Flexibility and efficiency in cleaning play a big part in not only how machines are designed, but what features they offer, says Fogg Fillers’ Lamar. A machine that is designed not only to be easy to clean but that can do some of that cleaning and sterilization itself is a big help for processors that are crunched for time.
“In the past, you’d have a person get in there and hose it down and wash it all by hand and take it all apart,” says Lamar. “Our customers are always being pushed, and they have less and less time to do this stuff, so we’re trying to automate it.”
In addition to cleaning, there are other safety considerations that are helping to shape how filling equipment is designed and operated. Automated track-and-trace capability allows for more safeguards in ensuring that a product is safe. While this isn’t limited solely to filling equipment, of course, being able to work with track-and-trace systems gives processors another source of data and error checking to ensure that products are safe. Features, such as barcode readers, automatic labeling and network confirmation, help processors know exactly what is happening in each step of the process and cuts down on safety issues.
“Human error is a major source of risk in the food industry, and any safeguards through automation and data visibility/tracking that we can put in place is beneficial to everyone,” says METTLER TOLEDO’s Wright.
All of these safety concerns are, of course, filtered through the lens of FSMA, the food industry’s favorite four-letter word. As the new standards have been implemented, processors are taking a more proactive approach, so that they can stop the problem in the first place instead of having to respond to it when it happens. While many processors may have already been meeting or exceeding the FSMA requirements, they are still playing a role in shaping how processors evaluate what they need from their equipment and how manufacturers are adapting to those needs.
“The savviest processors tend to evaluate equipment not on its ability to help them compete today, but in the future,” says Wright, pointing out that the same applies to manufacturers. “We often need to look further ahead on the horizon in order to be valuable to our customers when their industry changes.”
As speed, safety and flexibility all come together to shape what a processor needs from filling equipment, the consideration of shelf life also comes into play. Processors need to be able to offer long-lasting products in most cases, and they certainly don’t want to run the risk of their customers asking why so much product is having to be pulled from shelves so quickly.
As smaller companies are bought out by larger companies, this concern increases, says Lamar.
“Mom-and-pop companies get bought out by larger companies,” she says. “These larger companies need to service a larger area, and therefore, their distribution needs to grow.”
If a company’s distribution and service area increases because it’s bought up some smaller companies to increase its market share, then that increases shipping times. Increased shipping times cut into shelf life, so being able to offer a longer shelf life gives processors a selling point that appeals to larger customers that serve huge regions instead of just local companies serving a small area.
Some of the challenge is specific to filling equipment, such as caps being a potential trouble spot that can cut down on shelf life. One of the ways that Fogg is facing this challenge is through things such as UV and/or chemical cap sanitizers, as well as a system that helps ensure bottles are thoroughly rinsed before filling.
In addition to that, part of this challenge can be met by being able to produce product faster and cutting down on the time between when raw product comes in the door and the finished product goes out the door. Automation can help cut down on production time, as well as ensure the product that gets shipped out is as good as it can be, not only offering extended shelf life, but being high quality and safe as well.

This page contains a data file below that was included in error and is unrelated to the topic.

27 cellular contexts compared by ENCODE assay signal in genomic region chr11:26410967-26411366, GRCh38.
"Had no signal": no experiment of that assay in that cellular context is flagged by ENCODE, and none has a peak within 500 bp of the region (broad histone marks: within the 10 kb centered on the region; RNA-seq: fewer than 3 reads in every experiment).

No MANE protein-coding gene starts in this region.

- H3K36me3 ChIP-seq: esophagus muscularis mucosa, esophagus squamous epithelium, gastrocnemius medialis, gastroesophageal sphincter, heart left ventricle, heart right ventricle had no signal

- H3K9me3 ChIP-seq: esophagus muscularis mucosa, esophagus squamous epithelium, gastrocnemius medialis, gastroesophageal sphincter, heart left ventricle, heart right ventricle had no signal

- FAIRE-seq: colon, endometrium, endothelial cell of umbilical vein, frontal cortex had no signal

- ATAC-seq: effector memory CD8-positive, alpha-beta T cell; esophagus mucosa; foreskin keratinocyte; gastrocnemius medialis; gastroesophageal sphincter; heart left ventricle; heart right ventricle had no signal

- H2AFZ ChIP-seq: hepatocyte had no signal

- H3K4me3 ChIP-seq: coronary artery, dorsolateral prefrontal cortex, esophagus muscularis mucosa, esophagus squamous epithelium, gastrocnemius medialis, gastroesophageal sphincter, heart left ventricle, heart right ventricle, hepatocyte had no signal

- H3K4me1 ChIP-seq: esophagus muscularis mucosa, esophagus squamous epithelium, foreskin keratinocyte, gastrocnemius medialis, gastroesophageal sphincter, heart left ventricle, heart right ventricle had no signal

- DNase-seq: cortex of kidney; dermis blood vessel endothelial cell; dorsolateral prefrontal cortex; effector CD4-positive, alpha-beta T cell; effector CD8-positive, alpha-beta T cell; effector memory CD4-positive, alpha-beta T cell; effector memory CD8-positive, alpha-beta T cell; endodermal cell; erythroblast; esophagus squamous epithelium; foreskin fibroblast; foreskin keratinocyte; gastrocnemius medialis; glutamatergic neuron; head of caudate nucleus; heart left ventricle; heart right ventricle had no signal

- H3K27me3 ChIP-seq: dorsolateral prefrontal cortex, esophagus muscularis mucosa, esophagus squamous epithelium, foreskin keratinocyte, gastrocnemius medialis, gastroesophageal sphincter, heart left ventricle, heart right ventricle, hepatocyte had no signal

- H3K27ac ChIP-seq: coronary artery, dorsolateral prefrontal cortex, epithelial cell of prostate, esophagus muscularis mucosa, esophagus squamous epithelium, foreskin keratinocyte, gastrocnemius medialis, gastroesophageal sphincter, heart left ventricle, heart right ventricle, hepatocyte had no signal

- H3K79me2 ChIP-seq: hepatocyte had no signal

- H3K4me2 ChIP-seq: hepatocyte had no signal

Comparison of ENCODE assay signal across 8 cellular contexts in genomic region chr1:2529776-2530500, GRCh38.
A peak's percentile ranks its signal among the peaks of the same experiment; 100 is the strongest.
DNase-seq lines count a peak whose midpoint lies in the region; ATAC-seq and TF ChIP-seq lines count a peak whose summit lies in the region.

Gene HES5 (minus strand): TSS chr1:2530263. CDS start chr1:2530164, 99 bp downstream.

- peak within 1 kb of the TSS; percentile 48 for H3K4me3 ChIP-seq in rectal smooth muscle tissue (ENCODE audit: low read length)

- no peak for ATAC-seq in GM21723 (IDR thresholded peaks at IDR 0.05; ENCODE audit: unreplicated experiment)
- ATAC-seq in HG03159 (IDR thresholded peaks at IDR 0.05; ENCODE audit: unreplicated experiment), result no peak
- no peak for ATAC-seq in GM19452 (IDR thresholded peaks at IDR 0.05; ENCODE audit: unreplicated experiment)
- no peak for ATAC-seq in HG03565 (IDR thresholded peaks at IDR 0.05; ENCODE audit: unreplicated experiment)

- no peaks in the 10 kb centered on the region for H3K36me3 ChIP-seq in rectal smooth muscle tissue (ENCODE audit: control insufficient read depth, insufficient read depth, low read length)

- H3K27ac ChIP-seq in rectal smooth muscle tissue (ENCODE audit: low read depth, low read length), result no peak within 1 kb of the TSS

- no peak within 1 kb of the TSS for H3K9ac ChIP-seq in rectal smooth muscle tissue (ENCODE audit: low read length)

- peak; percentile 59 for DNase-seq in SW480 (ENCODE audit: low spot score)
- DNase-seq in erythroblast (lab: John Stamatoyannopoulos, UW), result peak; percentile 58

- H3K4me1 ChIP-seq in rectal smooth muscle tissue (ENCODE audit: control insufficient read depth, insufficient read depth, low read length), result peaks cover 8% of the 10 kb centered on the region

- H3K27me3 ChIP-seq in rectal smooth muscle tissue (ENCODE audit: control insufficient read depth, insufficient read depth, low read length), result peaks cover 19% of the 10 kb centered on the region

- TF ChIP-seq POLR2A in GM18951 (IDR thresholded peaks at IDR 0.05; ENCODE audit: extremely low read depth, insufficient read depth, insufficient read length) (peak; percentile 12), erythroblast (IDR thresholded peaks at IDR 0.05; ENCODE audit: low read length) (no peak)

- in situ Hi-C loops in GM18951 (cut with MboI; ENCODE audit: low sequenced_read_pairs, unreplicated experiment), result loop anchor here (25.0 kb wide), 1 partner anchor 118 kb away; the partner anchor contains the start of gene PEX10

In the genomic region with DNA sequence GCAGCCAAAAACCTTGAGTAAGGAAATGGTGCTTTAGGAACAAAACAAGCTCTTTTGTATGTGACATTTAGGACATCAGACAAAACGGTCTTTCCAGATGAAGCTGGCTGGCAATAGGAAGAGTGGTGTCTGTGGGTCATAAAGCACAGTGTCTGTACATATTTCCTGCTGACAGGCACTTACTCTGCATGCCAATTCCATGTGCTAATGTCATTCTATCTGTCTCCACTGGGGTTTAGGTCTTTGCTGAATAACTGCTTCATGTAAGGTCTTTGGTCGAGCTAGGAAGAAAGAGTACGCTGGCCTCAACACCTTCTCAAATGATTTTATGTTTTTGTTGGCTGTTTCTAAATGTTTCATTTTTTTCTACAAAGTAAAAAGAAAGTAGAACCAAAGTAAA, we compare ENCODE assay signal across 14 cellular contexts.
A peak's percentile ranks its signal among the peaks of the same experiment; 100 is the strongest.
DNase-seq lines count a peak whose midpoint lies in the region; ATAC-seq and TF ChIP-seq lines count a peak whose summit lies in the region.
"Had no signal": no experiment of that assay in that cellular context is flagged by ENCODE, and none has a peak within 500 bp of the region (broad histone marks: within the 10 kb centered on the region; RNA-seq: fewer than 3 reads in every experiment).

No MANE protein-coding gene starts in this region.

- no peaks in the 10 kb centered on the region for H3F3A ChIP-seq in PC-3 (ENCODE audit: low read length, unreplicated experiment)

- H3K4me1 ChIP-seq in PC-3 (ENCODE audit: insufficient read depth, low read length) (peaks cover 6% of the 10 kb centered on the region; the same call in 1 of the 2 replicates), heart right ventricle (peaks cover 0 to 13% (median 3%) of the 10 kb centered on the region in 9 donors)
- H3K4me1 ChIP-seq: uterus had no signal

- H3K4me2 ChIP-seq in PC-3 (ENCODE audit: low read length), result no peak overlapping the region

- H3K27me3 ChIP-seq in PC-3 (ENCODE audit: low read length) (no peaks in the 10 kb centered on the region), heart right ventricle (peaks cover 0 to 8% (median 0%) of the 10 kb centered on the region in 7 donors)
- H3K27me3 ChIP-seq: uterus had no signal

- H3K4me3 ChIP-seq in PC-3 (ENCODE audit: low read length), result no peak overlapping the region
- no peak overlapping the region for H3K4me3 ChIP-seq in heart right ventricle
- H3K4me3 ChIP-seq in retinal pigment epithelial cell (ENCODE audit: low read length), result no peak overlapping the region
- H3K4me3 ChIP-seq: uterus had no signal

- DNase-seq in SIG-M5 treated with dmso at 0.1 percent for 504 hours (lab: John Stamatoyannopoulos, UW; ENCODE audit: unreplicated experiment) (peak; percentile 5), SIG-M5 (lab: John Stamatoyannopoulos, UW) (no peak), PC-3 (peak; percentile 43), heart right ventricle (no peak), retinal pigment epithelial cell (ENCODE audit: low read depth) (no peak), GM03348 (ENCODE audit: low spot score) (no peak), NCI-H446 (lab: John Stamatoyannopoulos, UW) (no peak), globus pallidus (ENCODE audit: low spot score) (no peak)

Filling the bill
As with most elements of production, filling equipment is constantly changing and adapting to meet demands from consumers and processors. While safety is the one thing that can’t be sacrificed, improved efficiency and better access for cleaning and changeovers are areas of filling equipment that are steadily becoming more and more common.
This is good news for processors, because as filling equipment manufacturers continue to build on their previous successes, the equipment becomes more efficient, easier to use and easier to clean. That, in turn, allows processors to get the most out of their production areas without running into potential downtime or safety concerns when it’s time for the product to go into the bag or box.
For some processors, that’s opening up new possibilities. At TRU, the company’s ability to offer a number of different processing and filling solutions, without having to run the product at a huge scale, has given the company the opportunity to fill specific needs for customers that previously may not have been able to have smaller runs for specialty or test products.
“This plant doesn’t have near the capacity our competitors have, but guess what?” asks Hurley. “Our competitors have to let people go, through no fault of their own, because they can’t grow with the minimums.”
As specialty, craft, organic and other products continue to drive demand for what processors make and how they make it, they will continue to look for solutions from filling equipment manufacturers. By maximizing efficiency in production, processors can minimize the time that it takes to get products on the shelves, which gives the longest possible time for a product to be sold before its use-by or sell-by date arrives.
But meeting specialized production demands and squeezing the most shelf life possible out of a product doesn’t just mean producing things at breakneck speed. It also means being able to use automation and production data to ensure your process is sound and as error free as possible.
“Efficiency has historically been viewed as the top speed of the car,” says METTLER TOLEDO’s Wright. “Today, part of the equation is how quickly can we recognize when we’ve gone off the road and then hit the brakes.”